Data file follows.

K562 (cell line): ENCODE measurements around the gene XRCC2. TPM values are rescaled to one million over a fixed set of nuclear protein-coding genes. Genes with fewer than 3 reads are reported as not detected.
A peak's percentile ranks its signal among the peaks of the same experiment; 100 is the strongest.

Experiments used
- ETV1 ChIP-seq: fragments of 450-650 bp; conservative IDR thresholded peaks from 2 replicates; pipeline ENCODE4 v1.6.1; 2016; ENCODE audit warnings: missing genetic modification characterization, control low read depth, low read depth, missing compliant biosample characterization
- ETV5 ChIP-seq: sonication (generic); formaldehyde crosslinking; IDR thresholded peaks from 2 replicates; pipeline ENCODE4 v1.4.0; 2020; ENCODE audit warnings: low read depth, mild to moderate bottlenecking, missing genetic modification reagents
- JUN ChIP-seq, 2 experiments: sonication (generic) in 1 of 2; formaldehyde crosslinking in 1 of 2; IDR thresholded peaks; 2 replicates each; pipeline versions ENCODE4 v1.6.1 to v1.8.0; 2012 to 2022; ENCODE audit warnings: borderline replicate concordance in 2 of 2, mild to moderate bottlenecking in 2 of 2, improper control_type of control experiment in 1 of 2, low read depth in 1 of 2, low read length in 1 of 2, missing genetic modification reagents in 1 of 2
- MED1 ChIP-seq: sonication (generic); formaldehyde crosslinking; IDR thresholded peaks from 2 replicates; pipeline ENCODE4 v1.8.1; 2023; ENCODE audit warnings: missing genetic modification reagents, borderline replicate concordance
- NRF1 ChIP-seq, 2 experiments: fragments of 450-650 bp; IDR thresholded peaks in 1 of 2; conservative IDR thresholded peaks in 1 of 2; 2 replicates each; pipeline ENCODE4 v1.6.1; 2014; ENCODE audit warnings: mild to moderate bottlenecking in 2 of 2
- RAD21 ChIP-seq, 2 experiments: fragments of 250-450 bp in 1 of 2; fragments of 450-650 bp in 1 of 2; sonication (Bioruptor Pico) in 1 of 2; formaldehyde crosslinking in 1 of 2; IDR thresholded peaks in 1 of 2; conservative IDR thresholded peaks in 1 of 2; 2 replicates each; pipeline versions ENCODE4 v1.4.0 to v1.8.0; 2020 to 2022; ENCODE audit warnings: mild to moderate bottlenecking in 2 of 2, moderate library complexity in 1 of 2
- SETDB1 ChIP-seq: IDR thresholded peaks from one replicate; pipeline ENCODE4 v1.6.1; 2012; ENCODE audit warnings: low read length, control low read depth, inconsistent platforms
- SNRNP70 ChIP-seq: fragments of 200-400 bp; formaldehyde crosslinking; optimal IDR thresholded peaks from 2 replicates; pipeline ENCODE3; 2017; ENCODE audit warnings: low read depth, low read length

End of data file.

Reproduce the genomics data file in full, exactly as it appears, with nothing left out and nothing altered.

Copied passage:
K562 (cell line): ENCODE measurements around the gene XRCC2. TPM values are rescaled to one million over a fixed set of nuclear protein-coding genes. Genes with fewer than 3 reads are reported as not detected.
A peak's percentile ranks its signal among the peaks of the same experiment; 100 is the strongest.

Experiments used
- ETV1 ChIP-seq: fragments of 450-650 bp; conservative IDR thresholded peaks from 2 replicates; pipeline ENCODE4 v1.6.1; 2016; ENCODE audit warnings: missing genetic modification characterization, control low read depth, low read depth, missing compliant biosample characterization
- ETV5 ChIP-seq: sonication (generic); formaldehyde crosslinking; IDR thresholded peaks from 2 replicates; pipeline ENCODE4 v1.4.0; 2020; ENCODE audit warnings: low read depth, mild to moderate bottlenecking, missing genetic modification reagents
- JUN ChIP-seq, 2 experiments: sonication (generic) in 1 of 2; formaldehyde crosslinking in 1 of 2; IDR thresholded peaks; 2 replicates each; pipeline versions ENCODE4 v1.6.1 to v1.8.0; 2012 to 2022; ENCODE audit warnings: borderline replicate concordance in 2 of 2, mild to moderate bottlenecking in 2 of 2, improper control_type of control experiment in 1 of 2, low read depth in 1 of 2, low read length in 1 of 2, missing genetic modification reagents in 1 of 2
- MED1 ChIP-seq: sonication (generic); formaldehyde crosslinking; IDR thresholded peaks from 2 replicates; pipeline ENCODE4 v1.8.1; 2023; ENCODE audit warnings: missing genetic modification reagents, borderline replicate concordance
- NRF1 ChIP-seq, 2 experiments: fragments of 450-650 bp; IDR thresholded peaks in 1 of 2; conservative IDR thresholded peaks in 1 of 2; 2 replicates each; pipeline ENCODE4 v1.6.1; 2014; ENCODE audit warnings: mild to moderate bottlenecking in 2 of 2
- RAD21 ChIP-seq, 2 experiments: fragments of 250-450 bp in 1 of 2; fragments of 450-650 bp in 1 of 2; sonication (Bioruptor Pico) in 1 of 2; formaldehyde crosslinking in 1 of 2; IDR thresholded peaks in 1 of 2; conservative IDR thresholded peaks in 1 of 2; 2 replicates each; pipeline versions ENCODE4 v1.4.0 to v1.8.0; 2020 to 2022; ENCODE audit warnings: mild to moderate bottlenecking in 2 of 2, moderate library complexity in 1 of 2
- SETDB1 ChIP-seq: IDR thresholded peaks from one replicate; pipeline ENCODE4 v1.6.1; 2012; ENCODE audit warnings: low read length, control low read depth, inconsistent platforms
- SNRNP70 ChIP-seq: fragments of 200-400 bp; formaldehyde crosslinking; optimal IDR thresholded peaks from 2 replicates; pipeline ENCODE3; 2017; ENCODE audit warnings: low read depth, low read length